Several Homes Evacuated As Wildfire Blazes in Arizona
With the heat of summer comes wildfire season — and already, a fire in Arizona has led to the evacuation of around two dozen homes. Residents of Flagstaff, Arizona packed up their prized possessions and left their homes on Tuesday, as hundreds of firefighters worked to contain the fire. The fire is blazing in Coconino National Forest, the largest Ponderosa pine forest in the U.S.
After officially evacuating two dozen homes, residents of 5,000 more homes were told they might have to leave although no updated evacuations were ordered. According to reporting by The Associated Press, Arizona’s cooler weather, rain, and increased humidity have helped fire crews battle the fire, but officials are worried that wind could shift the direction of the fire.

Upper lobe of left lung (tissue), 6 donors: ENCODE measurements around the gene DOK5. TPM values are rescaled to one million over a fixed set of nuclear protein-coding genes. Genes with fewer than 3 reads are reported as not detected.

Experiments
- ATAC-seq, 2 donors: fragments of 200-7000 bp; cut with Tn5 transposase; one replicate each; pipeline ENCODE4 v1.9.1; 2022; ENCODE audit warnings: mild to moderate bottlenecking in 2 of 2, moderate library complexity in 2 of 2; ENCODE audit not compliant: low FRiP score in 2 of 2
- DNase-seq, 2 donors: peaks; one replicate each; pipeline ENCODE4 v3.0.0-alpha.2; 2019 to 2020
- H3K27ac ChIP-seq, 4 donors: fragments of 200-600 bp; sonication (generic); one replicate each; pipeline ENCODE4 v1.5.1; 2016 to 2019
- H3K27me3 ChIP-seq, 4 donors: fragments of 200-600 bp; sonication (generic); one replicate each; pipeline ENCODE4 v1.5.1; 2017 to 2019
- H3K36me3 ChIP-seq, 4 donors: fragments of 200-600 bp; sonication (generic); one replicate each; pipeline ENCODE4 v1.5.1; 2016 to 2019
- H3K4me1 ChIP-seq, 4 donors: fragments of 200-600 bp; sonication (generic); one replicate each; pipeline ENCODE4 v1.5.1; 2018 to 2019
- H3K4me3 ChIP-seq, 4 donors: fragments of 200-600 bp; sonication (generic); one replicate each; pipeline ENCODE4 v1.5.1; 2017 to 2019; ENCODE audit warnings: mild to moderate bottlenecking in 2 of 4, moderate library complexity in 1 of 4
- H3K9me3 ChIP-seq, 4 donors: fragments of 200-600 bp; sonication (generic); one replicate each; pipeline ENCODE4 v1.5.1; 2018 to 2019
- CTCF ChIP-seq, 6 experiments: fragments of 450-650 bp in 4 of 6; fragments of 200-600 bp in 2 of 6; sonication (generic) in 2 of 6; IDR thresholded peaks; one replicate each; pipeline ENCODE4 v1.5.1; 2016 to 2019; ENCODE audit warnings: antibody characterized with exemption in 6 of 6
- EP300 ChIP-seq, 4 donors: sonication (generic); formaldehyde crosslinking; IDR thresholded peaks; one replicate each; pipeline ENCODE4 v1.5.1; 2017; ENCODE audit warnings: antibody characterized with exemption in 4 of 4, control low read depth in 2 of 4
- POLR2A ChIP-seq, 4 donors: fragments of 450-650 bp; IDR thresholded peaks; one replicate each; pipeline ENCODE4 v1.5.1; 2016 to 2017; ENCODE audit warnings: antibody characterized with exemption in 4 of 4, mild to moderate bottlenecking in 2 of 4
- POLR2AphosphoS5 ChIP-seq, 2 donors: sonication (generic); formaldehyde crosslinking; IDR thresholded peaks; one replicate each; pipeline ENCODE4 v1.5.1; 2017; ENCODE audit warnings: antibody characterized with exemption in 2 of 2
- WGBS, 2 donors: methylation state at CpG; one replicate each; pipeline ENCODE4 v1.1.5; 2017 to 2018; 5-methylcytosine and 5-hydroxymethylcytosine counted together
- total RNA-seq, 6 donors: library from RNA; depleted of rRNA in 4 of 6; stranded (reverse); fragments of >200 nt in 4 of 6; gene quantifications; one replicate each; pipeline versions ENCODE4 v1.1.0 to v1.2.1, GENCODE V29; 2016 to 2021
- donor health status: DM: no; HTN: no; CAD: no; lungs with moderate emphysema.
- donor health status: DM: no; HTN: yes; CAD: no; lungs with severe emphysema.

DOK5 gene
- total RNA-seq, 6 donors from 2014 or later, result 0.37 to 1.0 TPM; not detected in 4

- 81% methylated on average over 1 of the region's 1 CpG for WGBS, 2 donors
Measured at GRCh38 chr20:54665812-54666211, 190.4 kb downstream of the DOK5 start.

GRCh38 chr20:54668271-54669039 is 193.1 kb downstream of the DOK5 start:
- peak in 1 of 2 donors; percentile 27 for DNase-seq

“If those winds kick up, that can cause real challenges for the firefighters,” said fire information officer Steve Kliest to The Associated Press.
Currently, officials estimate that 2 square miles of the forest — a prime spot for recreation that’s close to downtown Flagstaff — has been charred. Incident Commander Rich Nieto said that the fire is about 10 percent contained.
The fire has led Gov. Doug Ducey to declare a state of emergency and offer up $200,000 in state funding to help battle the fire, which has already cost $2.1 million according to Nieto. Aaron Green of the Arizona Department of Forestry and Fire Management said that the Federal Emergency Management Agency plans to reimburse the state up to 75 percent of the money they spend on the fire, which is estimated to cost $10 million in total and will not all be paid in entirety by the state.
Officials believe that the fire was started by humans, but have yet to determine what exactly started the blaze. No building damage or injuries have been reported.